Oregon Arts Commission | Phone 503-986-0082 | www.oregonartscommission.org

STAY CONNECTED

Guggenheim Foundation and Fellowship Grants Available For Artists

John Simon Guggenheim Memorial Foundation Fellowship Competition

Guggenheim Fellowships are intended for individuals who have already demonstrated exceptional capacity for productive scholarship or exceptional creative ability in the arts.

Fellowships are awarded through two annual competitions: one open to citizens and permanent residents of the United States and Canada, and the other open to citizens and permanent residents of Latin America and the Caribbean. Candidates must apply to the Guggenheim Foundation in order to be considered in either of these competitions. The John Simon Guggenheim Memorial Foundation has decided to suspend its Latin American and Caribbean competition for the year 2020 while we examine the workings and efficacy of the program. Therefore the Foundation will not be accepting applications in the Latin American and Caribbean competition for 2020.

The Foundation receives approximately 3,000 applications each year. Although no one who applies is guaranteed success in the competition, there is no prescreening: all applications are reviewed. Approximately 175 Fellowships are awarded each year.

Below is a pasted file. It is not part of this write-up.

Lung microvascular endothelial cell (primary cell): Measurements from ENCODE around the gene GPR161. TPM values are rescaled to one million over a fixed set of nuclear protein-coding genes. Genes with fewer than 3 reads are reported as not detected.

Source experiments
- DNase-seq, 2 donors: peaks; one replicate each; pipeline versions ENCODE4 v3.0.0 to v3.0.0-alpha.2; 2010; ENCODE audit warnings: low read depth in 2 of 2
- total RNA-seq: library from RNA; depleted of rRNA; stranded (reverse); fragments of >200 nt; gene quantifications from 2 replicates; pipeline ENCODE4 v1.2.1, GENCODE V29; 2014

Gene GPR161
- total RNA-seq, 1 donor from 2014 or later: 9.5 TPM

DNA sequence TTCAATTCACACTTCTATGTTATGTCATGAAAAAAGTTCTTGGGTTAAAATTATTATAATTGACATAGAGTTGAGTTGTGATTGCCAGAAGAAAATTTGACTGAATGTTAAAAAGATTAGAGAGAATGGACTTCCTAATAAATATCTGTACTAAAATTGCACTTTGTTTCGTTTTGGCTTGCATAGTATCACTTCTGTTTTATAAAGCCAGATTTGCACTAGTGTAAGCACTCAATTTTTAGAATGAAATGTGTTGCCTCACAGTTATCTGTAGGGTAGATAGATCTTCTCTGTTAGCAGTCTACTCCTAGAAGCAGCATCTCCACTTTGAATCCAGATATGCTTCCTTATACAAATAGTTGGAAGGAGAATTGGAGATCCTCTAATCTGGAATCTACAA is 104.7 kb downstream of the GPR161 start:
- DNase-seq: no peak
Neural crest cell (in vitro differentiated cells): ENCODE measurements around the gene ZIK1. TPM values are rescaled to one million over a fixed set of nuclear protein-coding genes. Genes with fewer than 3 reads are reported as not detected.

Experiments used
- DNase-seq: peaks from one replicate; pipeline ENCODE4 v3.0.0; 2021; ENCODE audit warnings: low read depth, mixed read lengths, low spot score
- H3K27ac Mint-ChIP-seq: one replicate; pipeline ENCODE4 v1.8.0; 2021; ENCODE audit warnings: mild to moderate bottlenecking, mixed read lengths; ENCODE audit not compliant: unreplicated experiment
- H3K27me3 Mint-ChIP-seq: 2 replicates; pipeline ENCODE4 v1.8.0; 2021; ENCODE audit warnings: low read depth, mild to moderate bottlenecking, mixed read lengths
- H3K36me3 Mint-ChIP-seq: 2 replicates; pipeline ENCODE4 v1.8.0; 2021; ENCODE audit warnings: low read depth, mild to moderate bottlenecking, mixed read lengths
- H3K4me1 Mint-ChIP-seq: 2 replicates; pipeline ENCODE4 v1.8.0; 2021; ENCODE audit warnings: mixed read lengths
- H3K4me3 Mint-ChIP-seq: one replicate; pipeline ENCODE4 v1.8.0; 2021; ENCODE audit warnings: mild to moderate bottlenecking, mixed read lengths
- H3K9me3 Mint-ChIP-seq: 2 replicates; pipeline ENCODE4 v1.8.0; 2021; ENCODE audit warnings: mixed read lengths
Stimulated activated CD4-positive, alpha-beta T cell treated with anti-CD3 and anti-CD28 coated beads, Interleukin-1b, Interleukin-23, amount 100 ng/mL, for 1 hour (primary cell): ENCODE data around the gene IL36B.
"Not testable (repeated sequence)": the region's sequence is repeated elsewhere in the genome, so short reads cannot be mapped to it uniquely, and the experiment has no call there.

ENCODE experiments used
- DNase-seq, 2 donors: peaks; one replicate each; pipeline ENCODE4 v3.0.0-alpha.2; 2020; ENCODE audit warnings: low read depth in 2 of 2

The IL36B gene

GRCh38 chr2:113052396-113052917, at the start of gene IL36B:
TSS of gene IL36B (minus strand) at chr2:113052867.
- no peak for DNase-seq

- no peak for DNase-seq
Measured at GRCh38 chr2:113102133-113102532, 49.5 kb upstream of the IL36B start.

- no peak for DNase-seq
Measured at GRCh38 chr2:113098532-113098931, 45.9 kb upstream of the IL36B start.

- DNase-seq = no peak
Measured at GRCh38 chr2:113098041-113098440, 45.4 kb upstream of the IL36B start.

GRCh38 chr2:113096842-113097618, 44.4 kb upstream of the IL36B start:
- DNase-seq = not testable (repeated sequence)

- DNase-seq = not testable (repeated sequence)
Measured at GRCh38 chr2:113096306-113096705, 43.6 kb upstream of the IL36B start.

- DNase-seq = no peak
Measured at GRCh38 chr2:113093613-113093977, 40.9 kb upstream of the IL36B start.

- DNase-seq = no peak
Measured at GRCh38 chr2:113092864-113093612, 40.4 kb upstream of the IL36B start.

During the rigorous selection process, applicants will first be pooled with others working in the same field, and examined by experts in that field: the work of artists will be reviewed by artists, that of scientists by scientists, that of historians by historians, and so on. The Foundation has a network of several hundred advisers, who either meet at the Foundation offices to look at applicants’ work, or receive application materials to read offsite. These advisers, all of whom are themselves former Guggenheim Fellows, then submit reports critiquing and ranking the applications in their respective fields. Their recommendations are then forwarded to and weighed by a Committee of Selection, which then determines the number of awards to be made in each area. Occasionally, no application in a given area is considered strong enough to merit a Fellowship.